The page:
Samuelson and Marks, Questions and Problems # 2, p. 294.
In granting (or prohibiting) proposed acquisitions or mergers in an industry, government regulators consider a number of factors, including the acquisition’s effect on concentration, ease of entry into the market, extent of ongoing price competition, and potential efficiency gains. In 2011, T-Mobile agreed to merge with AT&T at an acquisition price or $39 billion.
However, facing opposition from the Department of Justice, the companies later abandoned their merger plans. In 2011, AT&T’s market share of the U.S. wireless market was 26.6 percent, with T-Mobile 12.2 percent, Verizon 31.3 percent, Sprint 11.9 percent, TracFone 5.0 percent, U.S. Cellular 3.1 percent, MetroPCS 2.3 percent, Cricket 1.6 percent, and numerous small providers making up the remaining 6 percent.
a. What would be the effect of the merger on the market’s concentration ratio? On the HHI?
b. Antitrust guidelines call for close scrutiny of mergers in moderately concentrated markets (HHI between 1,500 and 2,500) if the resulting HHI increase is more than 100 points. How would this rule apply to the AT&T merger with T-Mobile? How would it apply to a hypothetical merger between T-Mobile and TracFone?
c. AT&T argued that the merger would extend its network, providing more reliable and faster cell phone service (particularly to existing T-Mobile customers who on average have lower-grade service plans at cheaper rates). Market observers were worried that after the merger, AT&T would raise cellular rates to some customer segments. Briefly evaluate these pros and cons.\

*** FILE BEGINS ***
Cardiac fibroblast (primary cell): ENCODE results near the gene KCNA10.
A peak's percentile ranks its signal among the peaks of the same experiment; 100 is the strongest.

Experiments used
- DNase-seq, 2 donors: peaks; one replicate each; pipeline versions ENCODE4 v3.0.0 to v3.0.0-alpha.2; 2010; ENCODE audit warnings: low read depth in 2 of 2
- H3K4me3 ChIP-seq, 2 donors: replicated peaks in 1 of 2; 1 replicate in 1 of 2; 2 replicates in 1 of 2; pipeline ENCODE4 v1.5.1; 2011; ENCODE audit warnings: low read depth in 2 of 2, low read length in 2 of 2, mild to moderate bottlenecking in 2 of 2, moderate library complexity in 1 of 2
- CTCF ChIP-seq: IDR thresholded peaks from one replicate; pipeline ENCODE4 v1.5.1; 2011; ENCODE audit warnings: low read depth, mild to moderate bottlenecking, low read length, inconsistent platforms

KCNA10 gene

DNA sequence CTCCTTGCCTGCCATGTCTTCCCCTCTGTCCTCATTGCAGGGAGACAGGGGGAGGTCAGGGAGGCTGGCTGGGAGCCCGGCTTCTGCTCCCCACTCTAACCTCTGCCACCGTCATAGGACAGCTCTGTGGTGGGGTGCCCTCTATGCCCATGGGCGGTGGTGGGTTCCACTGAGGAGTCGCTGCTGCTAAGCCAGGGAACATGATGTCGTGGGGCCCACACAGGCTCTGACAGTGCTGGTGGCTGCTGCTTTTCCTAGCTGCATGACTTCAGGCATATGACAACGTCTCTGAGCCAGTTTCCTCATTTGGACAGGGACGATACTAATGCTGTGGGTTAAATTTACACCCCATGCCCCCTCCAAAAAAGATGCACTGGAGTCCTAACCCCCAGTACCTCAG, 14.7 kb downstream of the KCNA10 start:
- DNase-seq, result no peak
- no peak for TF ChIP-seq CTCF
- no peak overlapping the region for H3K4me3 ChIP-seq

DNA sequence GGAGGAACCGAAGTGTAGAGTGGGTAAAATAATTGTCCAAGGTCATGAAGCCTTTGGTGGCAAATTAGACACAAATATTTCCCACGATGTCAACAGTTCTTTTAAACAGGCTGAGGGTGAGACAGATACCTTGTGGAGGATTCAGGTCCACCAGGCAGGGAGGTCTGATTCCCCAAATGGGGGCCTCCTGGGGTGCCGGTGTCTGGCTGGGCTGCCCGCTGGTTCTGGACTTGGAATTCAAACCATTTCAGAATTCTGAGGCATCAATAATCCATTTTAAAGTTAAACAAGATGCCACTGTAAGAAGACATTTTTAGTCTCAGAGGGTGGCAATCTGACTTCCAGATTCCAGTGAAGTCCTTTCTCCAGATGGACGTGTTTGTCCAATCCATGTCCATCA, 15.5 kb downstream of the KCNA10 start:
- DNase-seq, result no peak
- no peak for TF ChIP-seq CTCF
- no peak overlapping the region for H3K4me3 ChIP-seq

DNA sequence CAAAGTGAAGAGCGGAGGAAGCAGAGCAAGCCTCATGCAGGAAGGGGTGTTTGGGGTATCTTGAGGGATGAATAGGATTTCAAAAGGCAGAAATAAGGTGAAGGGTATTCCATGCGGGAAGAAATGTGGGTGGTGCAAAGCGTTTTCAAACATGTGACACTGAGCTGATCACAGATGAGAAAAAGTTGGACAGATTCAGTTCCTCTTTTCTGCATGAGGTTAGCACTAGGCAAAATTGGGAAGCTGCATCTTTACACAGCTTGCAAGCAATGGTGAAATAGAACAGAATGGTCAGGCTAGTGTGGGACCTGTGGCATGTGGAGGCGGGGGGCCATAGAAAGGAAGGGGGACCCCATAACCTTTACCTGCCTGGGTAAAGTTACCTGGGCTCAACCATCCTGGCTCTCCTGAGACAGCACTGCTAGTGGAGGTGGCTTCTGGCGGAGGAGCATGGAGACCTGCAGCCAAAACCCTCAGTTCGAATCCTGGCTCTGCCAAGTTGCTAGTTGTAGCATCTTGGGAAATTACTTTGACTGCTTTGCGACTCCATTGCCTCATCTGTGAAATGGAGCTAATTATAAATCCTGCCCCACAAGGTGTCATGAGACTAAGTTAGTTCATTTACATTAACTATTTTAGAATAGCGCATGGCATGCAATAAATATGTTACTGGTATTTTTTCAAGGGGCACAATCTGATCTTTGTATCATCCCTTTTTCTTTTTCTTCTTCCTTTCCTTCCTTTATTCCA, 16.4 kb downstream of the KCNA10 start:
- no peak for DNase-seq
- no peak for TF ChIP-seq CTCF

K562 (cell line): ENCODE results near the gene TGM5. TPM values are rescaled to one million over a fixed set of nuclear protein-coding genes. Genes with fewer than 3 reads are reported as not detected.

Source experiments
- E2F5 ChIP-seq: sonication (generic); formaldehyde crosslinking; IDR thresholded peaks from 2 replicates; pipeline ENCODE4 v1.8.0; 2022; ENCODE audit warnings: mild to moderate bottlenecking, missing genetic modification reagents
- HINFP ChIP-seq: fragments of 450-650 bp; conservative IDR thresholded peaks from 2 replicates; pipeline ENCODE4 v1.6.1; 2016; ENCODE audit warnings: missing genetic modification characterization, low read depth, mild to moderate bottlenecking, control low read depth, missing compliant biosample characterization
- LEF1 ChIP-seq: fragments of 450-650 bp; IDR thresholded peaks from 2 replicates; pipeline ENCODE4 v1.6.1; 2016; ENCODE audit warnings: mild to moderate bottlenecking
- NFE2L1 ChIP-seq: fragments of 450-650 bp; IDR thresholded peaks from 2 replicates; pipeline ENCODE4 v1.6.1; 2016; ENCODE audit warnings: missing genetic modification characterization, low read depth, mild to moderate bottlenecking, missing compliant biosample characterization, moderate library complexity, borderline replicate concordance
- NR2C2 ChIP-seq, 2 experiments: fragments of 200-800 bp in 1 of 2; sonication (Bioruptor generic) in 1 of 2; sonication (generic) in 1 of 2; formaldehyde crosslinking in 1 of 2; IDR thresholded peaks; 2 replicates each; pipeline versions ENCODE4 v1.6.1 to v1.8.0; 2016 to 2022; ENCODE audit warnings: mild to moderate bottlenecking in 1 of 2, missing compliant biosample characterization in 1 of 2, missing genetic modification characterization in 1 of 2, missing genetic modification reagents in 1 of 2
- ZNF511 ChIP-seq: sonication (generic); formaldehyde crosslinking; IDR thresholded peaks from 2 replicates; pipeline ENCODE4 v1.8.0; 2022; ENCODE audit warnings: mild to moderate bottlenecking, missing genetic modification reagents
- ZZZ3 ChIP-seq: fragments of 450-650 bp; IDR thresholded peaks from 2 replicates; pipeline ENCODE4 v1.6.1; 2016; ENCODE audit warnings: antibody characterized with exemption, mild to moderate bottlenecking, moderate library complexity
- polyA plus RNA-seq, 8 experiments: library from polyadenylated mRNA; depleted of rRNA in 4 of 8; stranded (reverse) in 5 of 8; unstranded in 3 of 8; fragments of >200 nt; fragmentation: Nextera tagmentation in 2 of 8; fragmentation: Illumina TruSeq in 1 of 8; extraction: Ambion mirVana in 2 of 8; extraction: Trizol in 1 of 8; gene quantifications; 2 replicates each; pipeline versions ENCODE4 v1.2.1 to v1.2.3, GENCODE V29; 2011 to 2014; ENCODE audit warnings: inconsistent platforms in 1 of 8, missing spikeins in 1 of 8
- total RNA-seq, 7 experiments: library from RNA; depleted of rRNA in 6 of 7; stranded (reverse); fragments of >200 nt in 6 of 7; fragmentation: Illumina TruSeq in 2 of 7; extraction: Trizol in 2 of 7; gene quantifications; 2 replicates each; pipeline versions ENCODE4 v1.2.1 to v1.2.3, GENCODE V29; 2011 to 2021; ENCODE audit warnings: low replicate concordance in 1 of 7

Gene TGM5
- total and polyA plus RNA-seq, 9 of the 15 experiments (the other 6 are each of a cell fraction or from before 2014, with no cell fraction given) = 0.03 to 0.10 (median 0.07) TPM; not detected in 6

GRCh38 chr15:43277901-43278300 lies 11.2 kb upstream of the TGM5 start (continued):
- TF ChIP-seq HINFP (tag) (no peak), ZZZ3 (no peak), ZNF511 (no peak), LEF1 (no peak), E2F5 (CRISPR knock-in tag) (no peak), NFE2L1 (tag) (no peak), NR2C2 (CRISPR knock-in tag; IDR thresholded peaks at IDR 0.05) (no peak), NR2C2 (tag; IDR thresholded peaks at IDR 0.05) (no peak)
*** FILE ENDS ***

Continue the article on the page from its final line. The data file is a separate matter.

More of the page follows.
- The key to making optimal decisions in an oligopoly is anticipating the actions of one’s rivals.
- In the dominant-firm model, smaller firms behave competitively, taking price as fixed when making their quantity decisions. Anticipating this behavior, the dominant firm maximizes its profit by setting quantity and price (and applying MR = MC) along its net demand curve.
- When output competition is between symmetrically positioned oligopolists (the Cournot case), each firm maximizes its profit by anticipating the (profit-maximizing) quantities set by its rivals.
- Intense price competition has the features of the prisoner’s dilemma; optimal behavior implies mutual price cuts and reduced profits.
- Advertising should be undertaken up to the point where increased profit from greater sales just covers the last advertising dollar spent.
Nuts and Bolts
- An oligopoly is a market dominated by a small number of firms. Each firm’s profit is affected not only by its own actions but also by actions of its rivals.
- An industry’s concentration ratio measures the percentage of total sales accounted for by the top 4(or8or20) firms in the market. Another measure of industry structure is the Herfindahl-Hirschman Index (HHI), defined as the sum of the squared market shares of all firms. The greater the concentration index or the HHI, the more significant the market dominance of a small number of firms. Other things being equal, increases in concentration can be expected to be associated with increases in prices and profits.
- There are two main models of quantity rivalry: competition with adominant firm or competition among equals. In each, equilibrium quantities are determined such that no firm can profit by altering its planned output. The industry equilibrium approaches the perfectly competitive outcome as the number of (identical) firms increases without bound.
- If a firm expects price cuts (but not price increases) to be matched by its rivals, the result is a kink in the firm’s demand curve. Prices will be relatively stable (because price changes will tend to be unprofitable).
- The prisoner’s dilemma embraces such diverse cases as pricewars, cartel cheating, armsraces, and resource depletion. Self-interested behavior by interacting parties leads to an inferior outcome for the group as a whole.